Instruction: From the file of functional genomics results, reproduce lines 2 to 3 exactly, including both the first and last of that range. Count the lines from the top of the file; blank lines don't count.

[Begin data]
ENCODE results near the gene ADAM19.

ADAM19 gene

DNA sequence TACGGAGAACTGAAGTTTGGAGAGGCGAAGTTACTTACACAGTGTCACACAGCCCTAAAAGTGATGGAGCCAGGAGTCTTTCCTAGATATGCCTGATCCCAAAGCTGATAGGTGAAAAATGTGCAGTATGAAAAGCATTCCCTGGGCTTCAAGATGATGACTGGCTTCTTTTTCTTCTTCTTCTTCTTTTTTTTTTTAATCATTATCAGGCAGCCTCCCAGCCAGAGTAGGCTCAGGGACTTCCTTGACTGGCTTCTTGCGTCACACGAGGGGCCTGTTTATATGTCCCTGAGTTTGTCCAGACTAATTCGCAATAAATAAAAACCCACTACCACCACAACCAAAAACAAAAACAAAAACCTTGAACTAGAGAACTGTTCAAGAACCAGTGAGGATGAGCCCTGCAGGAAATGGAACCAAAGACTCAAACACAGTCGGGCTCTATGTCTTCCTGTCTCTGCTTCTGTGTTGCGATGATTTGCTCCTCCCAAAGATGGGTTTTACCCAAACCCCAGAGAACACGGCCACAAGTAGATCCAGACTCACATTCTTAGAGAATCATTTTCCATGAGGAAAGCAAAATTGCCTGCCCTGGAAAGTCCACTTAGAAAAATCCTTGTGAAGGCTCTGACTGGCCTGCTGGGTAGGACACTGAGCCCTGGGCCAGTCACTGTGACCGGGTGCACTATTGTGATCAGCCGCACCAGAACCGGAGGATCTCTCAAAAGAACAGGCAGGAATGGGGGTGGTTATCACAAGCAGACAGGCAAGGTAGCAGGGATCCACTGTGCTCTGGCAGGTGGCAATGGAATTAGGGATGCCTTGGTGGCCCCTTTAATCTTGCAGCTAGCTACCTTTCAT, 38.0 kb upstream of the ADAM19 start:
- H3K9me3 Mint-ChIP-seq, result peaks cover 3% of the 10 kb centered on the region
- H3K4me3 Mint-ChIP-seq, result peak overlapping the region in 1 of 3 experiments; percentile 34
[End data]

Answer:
ADAM19 gene

DNA sequence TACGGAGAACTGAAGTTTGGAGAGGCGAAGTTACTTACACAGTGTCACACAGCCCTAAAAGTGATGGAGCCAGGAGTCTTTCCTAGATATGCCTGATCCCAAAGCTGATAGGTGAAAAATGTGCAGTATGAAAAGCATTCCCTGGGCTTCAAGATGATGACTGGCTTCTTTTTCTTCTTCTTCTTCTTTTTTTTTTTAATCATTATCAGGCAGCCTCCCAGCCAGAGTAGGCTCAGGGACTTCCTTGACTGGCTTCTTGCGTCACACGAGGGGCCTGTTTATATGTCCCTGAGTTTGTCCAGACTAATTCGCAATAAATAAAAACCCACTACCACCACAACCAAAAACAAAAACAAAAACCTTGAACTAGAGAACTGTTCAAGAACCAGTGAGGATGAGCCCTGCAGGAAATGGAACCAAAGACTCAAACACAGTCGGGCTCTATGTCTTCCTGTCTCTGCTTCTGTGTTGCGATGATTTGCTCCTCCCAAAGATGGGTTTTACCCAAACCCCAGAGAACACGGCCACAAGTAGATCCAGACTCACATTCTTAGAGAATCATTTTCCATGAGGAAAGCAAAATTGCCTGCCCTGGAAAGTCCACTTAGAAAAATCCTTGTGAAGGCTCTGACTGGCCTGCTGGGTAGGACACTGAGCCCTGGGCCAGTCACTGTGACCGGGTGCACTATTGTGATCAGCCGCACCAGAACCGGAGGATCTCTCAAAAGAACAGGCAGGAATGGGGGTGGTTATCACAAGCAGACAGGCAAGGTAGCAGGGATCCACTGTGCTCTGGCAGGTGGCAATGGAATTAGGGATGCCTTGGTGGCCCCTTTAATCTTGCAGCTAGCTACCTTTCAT, 38.0 kb upstream of the ADAM19 start: